Re: THEAD & TFOOT for columns

Jordan Reiter (jreiter@mail.slc.edu)
Mon, 18 Aug 1997 00:43:51 -0400


Date: Mon, 18 Aug 1997 00:43:51 -0400
Message-Id: <l03110705b01d47236325@[198.77.183.193]>
In-Reply-To: <33fb4cbe.2347251@mail.tezcat.com>
To: darsal@tezcat.com (Dave Salovesh), www-html@w3.org
From: Jordan Reiter <jreiter@mail.slc.edu>
Subject: Re: THEAD & TFOOT for columns

At 7:16 AM -0000 8/16/97, Dave Salovesh wrote:
>Walter sent this to the www-html list:
>
>>scrolling. I think this is based on gravity; if you go back in
>>time to when scribes published on actual *scrolls*, the scroll
>>orientation was usually vertical -- you could drop the lower
>>scroll to the ground and then read whilst operating only the
>>upper scroll. Try that with horizontal papyrus and your neck
>>will hurt. ;)
>
>I guess the principle of gravity escaped the wisdom of the Jews. ;)
>
>--
>dave salovesh
>darsal@tezcat.com

I've read from scrolls, both vertically *and* horizontally (I *am* Jewish)
and let me tell you --horizontal is actually *a lot* easier.  When
scrolling horizontally, both scrolls are easy to control, since you can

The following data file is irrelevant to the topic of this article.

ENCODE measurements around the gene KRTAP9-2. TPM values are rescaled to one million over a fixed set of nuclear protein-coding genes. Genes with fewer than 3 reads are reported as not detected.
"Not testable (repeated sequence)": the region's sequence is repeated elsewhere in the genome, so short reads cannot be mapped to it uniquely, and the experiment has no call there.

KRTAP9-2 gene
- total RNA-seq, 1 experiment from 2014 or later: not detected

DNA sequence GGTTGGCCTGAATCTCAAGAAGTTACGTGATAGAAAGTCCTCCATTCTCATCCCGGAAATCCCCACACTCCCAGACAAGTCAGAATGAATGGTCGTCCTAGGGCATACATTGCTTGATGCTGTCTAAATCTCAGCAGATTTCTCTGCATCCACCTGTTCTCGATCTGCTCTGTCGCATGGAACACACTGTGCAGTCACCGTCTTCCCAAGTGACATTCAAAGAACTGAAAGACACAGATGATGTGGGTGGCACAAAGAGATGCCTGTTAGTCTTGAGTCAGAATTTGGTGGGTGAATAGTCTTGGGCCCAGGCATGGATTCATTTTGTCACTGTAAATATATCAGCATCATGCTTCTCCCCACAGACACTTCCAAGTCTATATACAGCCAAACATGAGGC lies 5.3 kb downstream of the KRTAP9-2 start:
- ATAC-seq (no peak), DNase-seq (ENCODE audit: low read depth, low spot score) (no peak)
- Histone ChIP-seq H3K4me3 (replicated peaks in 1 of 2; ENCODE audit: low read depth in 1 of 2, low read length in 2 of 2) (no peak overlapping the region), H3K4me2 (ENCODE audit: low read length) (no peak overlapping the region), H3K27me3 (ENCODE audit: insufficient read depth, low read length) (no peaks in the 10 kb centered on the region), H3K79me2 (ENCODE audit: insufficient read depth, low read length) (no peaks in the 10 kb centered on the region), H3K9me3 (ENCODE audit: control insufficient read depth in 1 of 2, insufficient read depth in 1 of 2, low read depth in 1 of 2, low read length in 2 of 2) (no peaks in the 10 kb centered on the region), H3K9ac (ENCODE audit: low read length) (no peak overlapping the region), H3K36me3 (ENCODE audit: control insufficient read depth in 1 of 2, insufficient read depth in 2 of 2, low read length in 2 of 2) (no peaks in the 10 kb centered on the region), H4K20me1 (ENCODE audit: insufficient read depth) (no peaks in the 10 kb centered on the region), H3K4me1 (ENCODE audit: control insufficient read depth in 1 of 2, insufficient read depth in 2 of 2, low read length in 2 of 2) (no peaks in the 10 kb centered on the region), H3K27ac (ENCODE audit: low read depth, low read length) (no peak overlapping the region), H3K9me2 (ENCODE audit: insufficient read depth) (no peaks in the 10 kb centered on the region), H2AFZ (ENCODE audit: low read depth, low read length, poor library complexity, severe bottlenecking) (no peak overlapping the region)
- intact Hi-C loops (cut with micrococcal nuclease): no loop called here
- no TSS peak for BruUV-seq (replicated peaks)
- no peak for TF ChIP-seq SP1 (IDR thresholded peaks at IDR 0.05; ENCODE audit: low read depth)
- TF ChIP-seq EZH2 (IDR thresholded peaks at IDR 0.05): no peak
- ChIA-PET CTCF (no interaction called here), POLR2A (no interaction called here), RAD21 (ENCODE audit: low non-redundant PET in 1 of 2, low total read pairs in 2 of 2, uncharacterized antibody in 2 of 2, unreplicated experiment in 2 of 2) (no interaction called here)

hold each end with hands held comfortably apart.  In addition, moving
through "pages" is easier (especially when backtracking), because it is
much easier to twist the wrist in a horizontal fashin than in a vertical
way.  Finally, even Gentile scholars probably wrote on horizontal scrolls
quite a bit, and other media reflect a horizontal rather than vertical form
of information intake (murals, stained glass, etc, all went left to right
in a sort of montage).

--------------------------------------------------------
[                    Jordan Reiter                     ]
[            mailto:jreiter@mail.slc.edu               ]
[ "You can't just say, 'I don't want to get involved.' ]
[  The universe got you involved."  --Hal Lipset, P.I. ]
--------------------------------------------------------